Best Canned Meat For Survival – Protein and Calories

Best Canned Meats

Why am I writing about this? Because canned meat is one of several excellent shelf stable foods for preparedness. Good protein and better nutritional calories than processed junk foods.

Our bodies absolutely NEED protein. It can come from a variety of foods. Some have more protein than others. Some, much more. As in meat. This post is about canned meat.

Yes, canned meat has lots of protein. You might be wondering about the best canned meat to store on your shelves. First though, let’s have a quick look at daily protein recommendations / requirements…

(jump to list)
best choices listed at bottom

The RDA (Recommended Daily Allowances) for daily intake of protein. It varies on age, gender, weight, height, and daily exercise.

However as a guideline, the CDC (Centers for Disease Control) recommends that 10–35% of your daily calories come from protein. The American Dietetic Association (ADA) recommends similarly, though with a bit higher minimum and a bit lower maximum. The World Health Organization (WHO) has a lower limit of protein intake similar to the ADA.

With that said, a generalization for middle aged average males may be ~ 60 grams protein requirement per day. A middle aged woman may require ~ 45 grams per day.

Protein Sources

Consuming a variety of complete proteins is recommended. A complete protein is a protein that contains a good amount of each of the nine essential amino acids required in the human diet.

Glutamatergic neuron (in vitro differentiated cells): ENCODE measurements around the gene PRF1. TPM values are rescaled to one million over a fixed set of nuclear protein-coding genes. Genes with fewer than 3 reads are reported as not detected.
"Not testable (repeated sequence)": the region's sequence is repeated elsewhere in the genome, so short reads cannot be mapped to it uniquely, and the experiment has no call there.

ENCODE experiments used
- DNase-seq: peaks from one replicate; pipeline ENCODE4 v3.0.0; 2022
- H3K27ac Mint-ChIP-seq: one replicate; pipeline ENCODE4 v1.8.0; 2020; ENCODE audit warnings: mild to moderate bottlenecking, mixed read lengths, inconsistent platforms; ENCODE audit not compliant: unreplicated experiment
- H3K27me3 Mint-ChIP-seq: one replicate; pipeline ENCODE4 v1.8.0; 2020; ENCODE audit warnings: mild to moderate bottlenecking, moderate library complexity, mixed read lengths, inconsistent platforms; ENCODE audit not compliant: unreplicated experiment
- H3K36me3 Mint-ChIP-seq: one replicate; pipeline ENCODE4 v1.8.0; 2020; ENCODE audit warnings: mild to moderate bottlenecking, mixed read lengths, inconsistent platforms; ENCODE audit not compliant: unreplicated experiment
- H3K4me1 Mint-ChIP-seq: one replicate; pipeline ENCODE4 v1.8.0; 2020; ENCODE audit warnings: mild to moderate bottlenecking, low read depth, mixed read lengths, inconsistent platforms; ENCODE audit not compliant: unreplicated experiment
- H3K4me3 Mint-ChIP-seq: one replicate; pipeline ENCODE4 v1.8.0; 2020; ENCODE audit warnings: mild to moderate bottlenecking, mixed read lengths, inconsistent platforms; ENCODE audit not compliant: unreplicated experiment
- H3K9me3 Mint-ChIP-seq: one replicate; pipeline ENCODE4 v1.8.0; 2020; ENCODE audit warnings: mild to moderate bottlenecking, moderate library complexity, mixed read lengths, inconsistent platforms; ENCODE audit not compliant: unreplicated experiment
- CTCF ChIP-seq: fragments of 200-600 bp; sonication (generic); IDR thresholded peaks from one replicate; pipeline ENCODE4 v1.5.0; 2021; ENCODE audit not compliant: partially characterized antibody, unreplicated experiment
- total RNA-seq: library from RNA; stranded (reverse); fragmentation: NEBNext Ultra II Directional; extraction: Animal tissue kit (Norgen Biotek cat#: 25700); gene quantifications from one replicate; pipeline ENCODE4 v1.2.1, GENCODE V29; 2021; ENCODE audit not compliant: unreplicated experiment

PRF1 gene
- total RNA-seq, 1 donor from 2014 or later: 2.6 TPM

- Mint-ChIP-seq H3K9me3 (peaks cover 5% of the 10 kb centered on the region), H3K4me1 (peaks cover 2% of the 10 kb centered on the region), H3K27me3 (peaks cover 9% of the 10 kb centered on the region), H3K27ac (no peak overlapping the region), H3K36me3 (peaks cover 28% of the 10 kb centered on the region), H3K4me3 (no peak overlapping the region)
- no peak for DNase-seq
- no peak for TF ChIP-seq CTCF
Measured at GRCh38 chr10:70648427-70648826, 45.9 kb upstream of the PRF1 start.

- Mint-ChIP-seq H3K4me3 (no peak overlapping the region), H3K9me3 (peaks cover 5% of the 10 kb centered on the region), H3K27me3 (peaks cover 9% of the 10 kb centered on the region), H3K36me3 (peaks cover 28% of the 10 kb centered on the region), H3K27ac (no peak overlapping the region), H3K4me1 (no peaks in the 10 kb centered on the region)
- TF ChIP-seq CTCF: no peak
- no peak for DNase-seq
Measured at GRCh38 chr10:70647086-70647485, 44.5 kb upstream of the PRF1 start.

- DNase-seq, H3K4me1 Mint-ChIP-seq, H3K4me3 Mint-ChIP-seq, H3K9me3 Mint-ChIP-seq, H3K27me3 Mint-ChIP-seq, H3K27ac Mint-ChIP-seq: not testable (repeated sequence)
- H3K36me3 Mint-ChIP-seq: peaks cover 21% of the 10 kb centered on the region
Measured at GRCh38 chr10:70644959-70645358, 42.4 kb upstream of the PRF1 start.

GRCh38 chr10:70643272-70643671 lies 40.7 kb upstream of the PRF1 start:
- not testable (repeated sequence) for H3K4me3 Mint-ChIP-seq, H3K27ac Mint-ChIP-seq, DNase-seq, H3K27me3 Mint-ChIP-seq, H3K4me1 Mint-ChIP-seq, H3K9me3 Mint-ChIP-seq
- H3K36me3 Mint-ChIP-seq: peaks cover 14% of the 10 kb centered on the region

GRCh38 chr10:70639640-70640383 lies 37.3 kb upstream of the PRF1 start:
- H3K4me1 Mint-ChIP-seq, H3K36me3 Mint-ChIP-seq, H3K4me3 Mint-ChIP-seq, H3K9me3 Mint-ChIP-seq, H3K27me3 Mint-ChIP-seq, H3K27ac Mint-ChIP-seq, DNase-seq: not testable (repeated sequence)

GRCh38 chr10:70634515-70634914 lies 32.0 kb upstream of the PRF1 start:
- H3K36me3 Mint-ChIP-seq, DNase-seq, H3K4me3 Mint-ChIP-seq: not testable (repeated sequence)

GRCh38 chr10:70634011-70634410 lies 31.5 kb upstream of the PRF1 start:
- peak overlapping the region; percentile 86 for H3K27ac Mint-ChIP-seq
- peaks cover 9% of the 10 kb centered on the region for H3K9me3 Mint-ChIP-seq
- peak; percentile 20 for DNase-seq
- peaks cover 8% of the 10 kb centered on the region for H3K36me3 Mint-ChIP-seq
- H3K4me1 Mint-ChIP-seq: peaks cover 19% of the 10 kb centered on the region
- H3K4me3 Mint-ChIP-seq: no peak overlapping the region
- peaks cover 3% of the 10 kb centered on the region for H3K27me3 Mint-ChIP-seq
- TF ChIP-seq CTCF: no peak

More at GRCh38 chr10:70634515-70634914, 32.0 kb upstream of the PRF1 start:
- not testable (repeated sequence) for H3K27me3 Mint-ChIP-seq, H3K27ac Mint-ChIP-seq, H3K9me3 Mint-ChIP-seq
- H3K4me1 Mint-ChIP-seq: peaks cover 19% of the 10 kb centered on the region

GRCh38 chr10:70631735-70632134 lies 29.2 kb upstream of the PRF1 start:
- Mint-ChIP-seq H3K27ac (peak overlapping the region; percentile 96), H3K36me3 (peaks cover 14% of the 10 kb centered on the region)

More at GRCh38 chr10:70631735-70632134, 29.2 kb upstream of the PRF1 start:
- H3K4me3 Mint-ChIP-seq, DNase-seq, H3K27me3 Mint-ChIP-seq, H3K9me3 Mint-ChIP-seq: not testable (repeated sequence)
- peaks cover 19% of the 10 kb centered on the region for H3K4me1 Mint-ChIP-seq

Generally speaking, meat, poultry, fish, eggs, and dairy products are complete protein sources.

Meat/Dairy examples

  • Eggs
  • Chicken breast
  • Cottage cheese
  • Greek yogurt
  • Milk
  • Lean beef
  • Tuna
  • Turkey breast
  • Fish
  • Shrimp

Vegan/plant-based examples for protein intake

  • Buckwheat
  • Hummus and pita
  • Soy products (tofu, tempeh, edamame beans)
  • Peanut butter on toast or some other bread
  • Beans and rice
  • Quinoa
  • Hemp and chia seeds
  • Spirulina

What Are The Best Canned Meats?

Okay enough already… what canned meats are good choices to have?

 Home-canned meat is always a good option. You might pressure-can some of your own meat. And/or simply buy some canned meat at the grocery store.

[ Read: Pressure Canning Chicken – How to Do it Yourself ]


I recommend that you diversify your choices while acquiring a variety of canned meats.

Note: During a grid-down situation more than 24-48 hours, whatever meat that you have in your freezer will thaw. Then what? (Canned meat won’t spoil when the power goes out.)

Is there a “best canned meat”?

Well there are a number of popular brands offering a variety of beef, chicken, pork, tuna, and more…

The products below are examples of most-reviewed and highest rated choices.

I keep a variety of ALL of them. We rotate through them over a period of time, and simply replace as we consume.

A generally accepted shelf life of canned meats is about 2 years. With that said, it’s not going to “go bad”. Instead the nutritional value will diminish over time, as well as texture and taste.

[ Read: “Use by” “Best by” “Sell by” Dates ]

(no particular order)


I wrote an article on canned SPAM awhile ago. Yes, it’s meat! You can read it here.

In short, SPAM is made of Pork with Ham.

There are 42 grams of protein in a typical 12 oz can:
>> SPAM Classic
(view on amzn)

Some might consider SPAM the best canned meat! Ask someone from the Hawaiian Islands and they will likely agree. Residents there have the highest per capita consumption of SPAM in the United States!

Canned Beef

The most popular canned meat in the ‘Beef’ department appears to be from Keystone – their ground beef and their regular beef.

154 grams of protein in this 28 oz can:
>> Keystone Meats All Natural Ground Beef
(view on amzn)

88 grams of protein in this 14.5 oz can:
>> Keystone Natural Canned Beef
(view on amzn)

Canned Chicken

Diversify your canned meat storage. You might add some chicken. We do. (We have everything listed here). Here’s some of what I have on the shelves (along with my own home-canned chicken). Great for over rice, cooked, plain, whatever… Good all-around choice.

Each 12.5 oz can has 45 grams of protein: